Image via Shutterstock
Image via Shutterstock

Local chambers of commerce throughout Virginia play an influential role lobbying on behalf of businesses big and small on legislation under consideration in the General Assembly. 

After Democrats won the House of Delegates and Senate in Virginia for the first time in a decade, some chambers finally dropped opposition to increasing the state’s minimum wage, which was at the federal minimum of $7.25 per hour. 

For example, Richmond’s Chamber of Commerce in 2019 said maintaining the low federal minimum wage was a policy priority. But after Democrats won the legislature, that position was dropped from the 2020 policy agenda. Gov. Ralph Northam earlier this year signed legislation finally increasing the state’s minimum wage from $7.25 per hour up to $15 per hour by 2024. 

But other Democratic priorities, like paid leave for new parents or sick workers, didn’t even get through committee. Virginia requires no paid leave for new parents beyond federal law, which only applies to larger employers and is unpaid.

Parental leave gives employees paid days off so that they can take care of children or other family members when they are sick. Employees that do not have access to paid parental leave are often placed in a tough position, for example, if a child is too sick to go to school for the day. Then a parent must decide whether to take off work without pay, or to send their child to school or daycare even when they’re under the weather.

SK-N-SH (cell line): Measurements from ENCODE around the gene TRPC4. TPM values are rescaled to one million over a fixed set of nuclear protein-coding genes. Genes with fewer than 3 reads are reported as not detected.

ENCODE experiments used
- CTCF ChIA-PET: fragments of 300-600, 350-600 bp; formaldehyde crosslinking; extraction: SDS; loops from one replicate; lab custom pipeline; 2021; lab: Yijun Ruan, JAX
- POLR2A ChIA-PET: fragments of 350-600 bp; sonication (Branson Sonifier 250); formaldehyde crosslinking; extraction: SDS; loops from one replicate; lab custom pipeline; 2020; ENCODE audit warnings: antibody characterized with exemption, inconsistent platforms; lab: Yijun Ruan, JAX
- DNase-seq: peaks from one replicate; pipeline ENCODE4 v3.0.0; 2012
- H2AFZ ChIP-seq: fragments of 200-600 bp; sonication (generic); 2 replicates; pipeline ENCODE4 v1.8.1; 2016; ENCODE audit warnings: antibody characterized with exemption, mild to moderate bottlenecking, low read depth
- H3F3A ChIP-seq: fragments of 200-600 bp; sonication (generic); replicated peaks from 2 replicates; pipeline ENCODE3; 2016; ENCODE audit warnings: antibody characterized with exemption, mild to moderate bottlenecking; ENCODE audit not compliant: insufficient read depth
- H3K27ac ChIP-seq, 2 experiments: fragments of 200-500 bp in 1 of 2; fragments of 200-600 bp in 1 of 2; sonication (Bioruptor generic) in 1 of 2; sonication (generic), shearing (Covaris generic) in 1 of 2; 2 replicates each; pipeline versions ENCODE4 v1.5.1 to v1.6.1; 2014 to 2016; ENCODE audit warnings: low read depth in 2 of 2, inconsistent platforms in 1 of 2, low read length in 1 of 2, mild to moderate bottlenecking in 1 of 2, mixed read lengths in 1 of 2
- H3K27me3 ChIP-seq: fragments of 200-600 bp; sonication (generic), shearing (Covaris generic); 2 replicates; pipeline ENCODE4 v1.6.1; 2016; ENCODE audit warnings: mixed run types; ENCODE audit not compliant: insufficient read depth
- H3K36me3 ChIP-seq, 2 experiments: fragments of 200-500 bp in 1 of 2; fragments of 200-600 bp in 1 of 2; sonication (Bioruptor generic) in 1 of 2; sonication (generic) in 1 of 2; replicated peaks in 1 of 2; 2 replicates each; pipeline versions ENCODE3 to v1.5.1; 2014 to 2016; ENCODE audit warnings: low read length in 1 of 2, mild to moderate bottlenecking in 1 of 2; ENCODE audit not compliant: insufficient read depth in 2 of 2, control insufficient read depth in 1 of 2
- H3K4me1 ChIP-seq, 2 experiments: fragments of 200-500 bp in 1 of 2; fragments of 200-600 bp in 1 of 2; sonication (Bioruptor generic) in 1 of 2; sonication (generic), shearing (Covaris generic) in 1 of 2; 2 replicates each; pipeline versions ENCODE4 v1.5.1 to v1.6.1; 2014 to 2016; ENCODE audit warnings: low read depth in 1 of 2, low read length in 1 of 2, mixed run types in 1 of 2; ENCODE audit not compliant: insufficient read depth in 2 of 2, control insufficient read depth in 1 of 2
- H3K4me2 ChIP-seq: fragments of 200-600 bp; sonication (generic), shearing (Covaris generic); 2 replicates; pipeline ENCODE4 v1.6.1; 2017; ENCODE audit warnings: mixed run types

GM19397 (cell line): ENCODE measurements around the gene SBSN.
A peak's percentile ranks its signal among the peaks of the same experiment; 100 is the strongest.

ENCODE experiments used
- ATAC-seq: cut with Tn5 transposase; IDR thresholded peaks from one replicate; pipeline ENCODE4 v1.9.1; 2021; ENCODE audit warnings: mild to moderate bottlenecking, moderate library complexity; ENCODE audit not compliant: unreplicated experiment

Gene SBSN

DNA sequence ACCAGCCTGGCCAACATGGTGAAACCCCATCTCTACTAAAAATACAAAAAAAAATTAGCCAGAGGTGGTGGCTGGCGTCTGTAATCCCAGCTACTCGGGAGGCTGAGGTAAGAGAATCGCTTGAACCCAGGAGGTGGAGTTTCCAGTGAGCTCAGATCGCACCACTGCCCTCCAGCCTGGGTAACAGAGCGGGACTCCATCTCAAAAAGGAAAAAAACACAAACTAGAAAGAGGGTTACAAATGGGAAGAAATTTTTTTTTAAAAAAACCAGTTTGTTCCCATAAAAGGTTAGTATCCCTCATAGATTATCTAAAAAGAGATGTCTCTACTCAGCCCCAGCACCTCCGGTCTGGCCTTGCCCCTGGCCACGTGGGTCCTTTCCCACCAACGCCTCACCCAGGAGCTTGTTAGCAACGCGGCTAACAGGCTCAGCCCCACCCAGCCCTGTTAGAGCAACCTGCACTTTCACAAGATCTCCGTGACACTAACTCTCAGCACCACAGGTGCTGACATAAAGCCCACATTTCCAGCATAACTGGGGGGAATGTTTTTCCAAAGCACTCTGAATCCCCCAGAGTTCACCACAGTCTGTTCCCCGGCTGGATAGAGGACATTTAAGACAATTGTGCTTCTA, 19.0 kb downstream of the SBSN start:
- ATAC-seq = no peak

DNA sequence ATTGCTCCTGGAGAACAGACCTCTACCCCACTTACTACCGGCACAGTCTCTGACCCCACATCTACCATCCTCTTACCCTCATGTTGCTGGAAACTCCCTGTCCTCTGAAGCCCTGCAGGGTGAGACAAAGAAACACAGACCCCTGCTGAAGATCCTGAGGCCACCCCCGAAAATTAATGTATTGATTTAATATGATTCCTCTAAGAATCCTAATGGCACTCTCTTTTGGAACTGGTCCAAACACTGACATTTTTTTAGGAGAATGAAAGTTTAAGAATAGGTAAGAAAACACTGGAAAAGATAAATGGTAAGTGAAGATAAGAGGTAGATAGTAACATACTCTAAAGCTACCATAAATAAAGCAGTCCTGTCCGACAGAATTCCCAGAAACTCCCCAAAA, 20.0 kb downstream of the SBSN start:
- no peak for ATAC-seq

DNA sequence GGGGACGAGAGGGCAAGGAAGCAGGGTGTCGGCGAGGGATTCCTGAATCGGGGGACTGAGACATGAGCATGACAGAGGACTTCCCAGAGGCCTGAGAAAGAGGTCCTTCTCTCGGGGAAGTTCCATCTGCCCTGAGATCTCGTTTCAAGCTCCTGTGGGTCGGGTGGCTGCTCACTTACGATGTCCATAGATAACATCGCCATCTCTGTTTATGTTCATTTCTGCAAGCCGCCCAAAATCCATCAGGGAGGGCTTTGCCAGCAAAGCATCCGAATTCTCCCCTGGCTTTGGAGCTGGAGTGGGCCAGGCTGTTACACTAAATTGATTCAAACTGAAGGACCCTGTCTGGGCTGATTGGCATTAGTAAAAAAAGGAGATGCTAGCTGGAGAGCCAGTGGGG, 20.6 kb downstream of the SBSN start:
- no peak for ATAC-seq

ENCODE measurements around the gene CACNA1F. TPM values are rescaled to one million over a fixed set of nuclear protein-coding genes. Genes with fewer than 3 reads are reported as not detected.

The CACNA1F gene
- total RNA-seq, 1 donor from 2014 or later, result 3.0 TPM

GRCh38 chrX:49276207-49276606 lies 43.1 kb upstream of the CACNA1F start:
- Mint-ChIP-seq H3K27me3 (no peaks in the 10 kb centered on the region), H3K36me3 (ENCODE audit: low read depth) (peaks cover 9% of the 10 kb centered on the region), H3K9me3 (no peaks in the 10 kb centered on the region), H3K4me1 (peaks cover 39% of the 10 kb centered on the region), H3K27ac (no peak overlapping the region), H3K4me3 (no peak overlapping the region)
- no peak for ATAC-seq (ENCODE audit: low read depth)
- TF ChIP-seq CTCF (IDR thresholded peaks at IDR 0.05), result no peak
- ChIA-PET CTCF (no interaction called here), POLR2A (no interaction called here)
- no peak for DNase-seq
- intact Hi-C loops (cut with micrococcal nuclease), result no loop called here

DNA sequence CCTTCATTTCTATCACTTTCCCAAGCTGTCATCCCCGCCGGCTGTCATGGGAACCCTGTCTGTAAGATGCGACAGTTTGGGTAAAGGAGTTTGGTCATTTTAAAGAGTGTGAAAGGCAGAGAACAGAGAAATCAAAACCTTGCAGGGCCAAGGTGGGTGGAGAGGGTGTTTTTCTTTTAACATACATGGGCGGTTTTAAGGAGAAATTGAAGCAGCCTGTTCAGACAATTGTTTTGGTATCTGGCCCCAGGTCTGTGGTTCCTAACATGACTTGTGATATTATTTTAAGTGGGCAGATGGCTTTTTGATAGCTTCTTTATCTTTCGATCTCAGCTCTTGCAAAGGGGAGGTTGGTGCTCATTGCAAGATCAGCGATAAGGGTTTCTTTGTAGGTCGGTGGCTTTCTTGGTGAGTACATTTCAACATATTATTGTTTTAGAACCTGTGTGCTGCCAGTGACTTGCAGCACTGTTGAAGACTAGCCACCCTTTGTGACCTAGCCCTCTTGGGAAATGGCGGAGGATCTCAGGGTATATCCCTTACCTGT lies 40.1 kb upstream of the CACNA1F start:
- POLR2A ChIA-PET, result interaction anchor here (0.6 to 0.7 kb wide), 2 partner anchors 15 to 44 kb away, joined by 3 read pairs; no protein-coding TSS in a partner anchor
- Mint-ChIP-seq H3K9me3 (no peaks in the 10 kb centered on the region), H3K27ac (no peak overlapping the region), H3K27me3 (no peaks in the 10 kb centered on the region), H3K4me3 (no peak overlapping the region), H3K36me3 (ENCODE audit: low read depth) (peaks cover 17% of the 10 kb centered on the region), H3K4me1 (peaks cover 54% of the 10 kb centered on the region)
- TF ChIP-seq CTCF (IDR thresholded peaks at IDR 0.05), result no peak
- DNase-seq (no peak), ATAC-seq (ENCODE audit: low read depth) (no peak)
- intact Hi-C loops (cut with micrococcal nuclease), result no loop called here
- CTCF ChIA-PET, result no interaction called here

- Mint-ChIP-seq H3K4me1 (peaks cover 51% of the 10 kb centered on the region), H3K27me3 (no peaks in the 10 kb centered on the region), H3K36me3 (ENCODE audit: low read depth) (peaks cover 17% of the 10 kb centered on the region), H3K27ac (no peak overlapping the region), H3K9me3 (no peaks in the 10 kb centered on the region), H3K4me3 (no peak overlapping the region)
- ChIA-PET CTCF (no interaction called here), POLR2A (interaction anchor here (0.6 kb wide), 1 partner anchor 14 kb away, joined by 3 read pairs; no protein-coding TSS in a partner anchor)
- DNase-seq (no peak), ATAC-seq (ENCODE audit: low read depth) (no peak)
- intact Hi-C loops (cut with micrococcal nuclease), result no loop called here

In Virginia, 55% of workers don’t even have access to unpaid leave, according to the National Partnership for Women and Families. This means that if an employee needs to take off work to care for a family member, they don’t get paid for that day of work and risk losing their job. 

The COVID-19 pandemic put a harsh spotlight on how important paid leave can be for employees, as workers struggled with the decision between taking care of children and family or bringing home a paycheck. 

We reached out to see if the pandemic had convinced any local chambers of commerce across the state to change their positions on paid leave, as some had on raising the minimum wage. Most simply didn’t respond. The only one that did said they hadn’t yet taken a position on the issue: